Alabama Contemporary Art Center partner's with the Strickland Youth Center PDF Print E-mail

Alabama Contemporary Art Center has partnered with Strickland Youth Center for the third year to bring art education to court-involved youth through Strickland Youth Center's Summer Art Program - now on its ninth year. This year, Amanda Solley (AS), local artist and Curator of Education at Alabama Contemporary Art Center, worked with Judge Edmond Naman and Strickland staff to develop a project that would benefit both the young adults involved and the public. The focus for this year's project was "community and collaboration through art", which was explored through the creation of two murals and an interactive chalkboard for the public to express their favorite aspects of their city.

The Downtown community has been increasingly active in Alabama Contemporary's green space on Dauphin Street over the past few months with the expansion of community gardens and small mural panels, and the contemporary arts organization has had hopes to include an installation similar to the popular "Before I Die" installation of 2012. After a series of meetings between the two organizations, it was decided that something celebrating the city of Mobile would be a positive addition to the park, so they worked with the kids to develop the idea further. What emerged was a semi-permanent installation featuring a chalkboard that reads "I Love My City Because _____", and two murals (one on either side) that illustrate community, collaboration, and the arts.

The program, held at Strickland from July 25 - August 6 on weekdays from 1:30 - 4:30, was a reward for the participants, not a punishment or extra detention. Each day of the camp was planned to ensure the installation would be completed, but allowed time for changes to the project in the spirit of collaboration. As an icebreaker, the students were divided into two smaller groups and were encouraged to select imagery from books and magazines that reflect aspects of themselves that they were proud of. Each student selected around three images, and was then encouraged to create a unique image inspired by what they chose. For example, one young lady was inspired by the patterns of a map in an old magazine. After discussing how this would be integrated into a mural, she decided she would like to paint a map of the United States. Another student was inspired by flower doodles in a grown up "anti-stress" coloring book; the simple doodle he first saw was the catalyst for the three-dimensional flowers that act as the focal point of his group's mural.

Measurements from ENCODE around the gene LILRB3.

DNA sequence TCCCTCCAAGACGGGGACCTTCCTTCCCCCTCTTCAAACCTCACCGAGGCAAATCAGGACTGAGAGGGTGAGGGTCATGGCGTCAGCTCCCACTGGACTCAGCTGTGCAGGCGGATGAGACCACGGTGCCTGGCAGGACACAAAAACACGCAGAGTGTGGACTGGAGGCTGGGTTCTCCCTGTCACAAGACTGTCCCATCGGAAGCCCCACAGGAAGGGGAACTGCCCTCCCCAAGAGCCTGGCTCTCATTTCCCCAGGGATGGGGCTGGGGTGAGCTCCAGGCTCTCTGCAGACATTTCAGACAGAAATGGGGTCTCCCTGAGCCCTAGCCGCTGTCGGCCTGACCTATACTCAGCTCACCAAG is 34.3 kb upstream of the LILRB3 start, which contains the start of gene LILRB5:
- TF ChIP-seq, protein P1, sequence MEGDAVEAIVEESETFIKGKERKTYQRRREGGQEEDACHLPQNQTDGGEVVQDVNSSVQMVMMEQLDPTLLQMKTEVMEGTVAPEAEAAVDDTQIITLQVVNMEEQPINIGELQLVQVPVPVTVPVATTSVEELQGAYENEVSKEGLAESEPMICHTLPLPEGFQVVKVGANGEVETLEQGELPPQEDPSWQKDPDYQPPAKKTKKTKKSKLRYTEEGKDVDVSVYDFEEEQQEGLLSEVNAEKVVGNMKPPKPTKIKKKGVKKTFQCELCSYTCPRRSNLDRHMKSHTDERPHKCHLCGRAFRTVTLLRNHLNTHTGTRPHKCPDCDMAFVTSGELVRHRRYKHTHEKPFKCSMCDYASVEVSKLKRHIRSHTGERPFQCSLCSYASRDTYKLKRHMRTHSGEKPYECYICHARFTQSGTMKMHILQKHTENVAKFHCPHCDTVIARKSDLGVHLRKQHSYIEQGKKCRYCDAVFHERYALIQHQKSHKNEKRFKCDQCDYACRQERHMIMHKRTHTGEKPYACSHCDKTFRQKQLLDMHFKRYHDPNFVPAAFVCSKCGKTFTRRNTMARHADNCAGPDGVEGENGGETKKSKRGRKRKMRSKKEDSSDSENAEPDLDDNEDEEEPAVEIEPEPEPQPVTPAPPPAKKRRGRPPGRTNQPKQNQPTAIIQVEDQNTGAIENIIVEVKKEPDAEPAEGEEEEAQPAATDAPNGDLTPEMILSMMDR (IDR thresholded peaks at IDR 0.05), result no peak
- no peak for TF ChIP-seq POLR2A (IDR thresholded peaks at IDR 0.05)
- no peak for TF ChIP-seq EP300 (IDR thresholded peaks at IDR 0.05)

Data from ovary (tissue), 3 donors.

Amanda Solley; "When the students met in their groups, they were instructed to work as a team to ensure everyone's image was represented in the painting. This led to many of the participants changing or modifying their ideas in order to deliver a more cohesive work of art. Witnessing this was the most rewarding aspect of the program, as the primary goal of the project was not only to teach them about art, but to show them the value of collaboration and community, and how ideas can evolve for the better when shared with others. It was also very impressive to see the kids organically settle into roles within their groups. For instance, one young man was nicknamed 'The Foreman' by his group due to his delegation skills. Another student displayed a talent for identifying and matching colors and became the official 'paint-mixer' of the group.”

 Over the course of the two-week program, the students learned technical aspects of painting such as idea development through sketches and drawings, the color wheel/color mixing, the value scale, and proper usage of painting tools. Other, more abstract lessons were also explored such as self-expression, and respect for others, ourselves, and our environments. The participants of the program are all in their teens, so the value of creativity in future professions was touched upon as well, which ignited discussions about the group's future aspirations.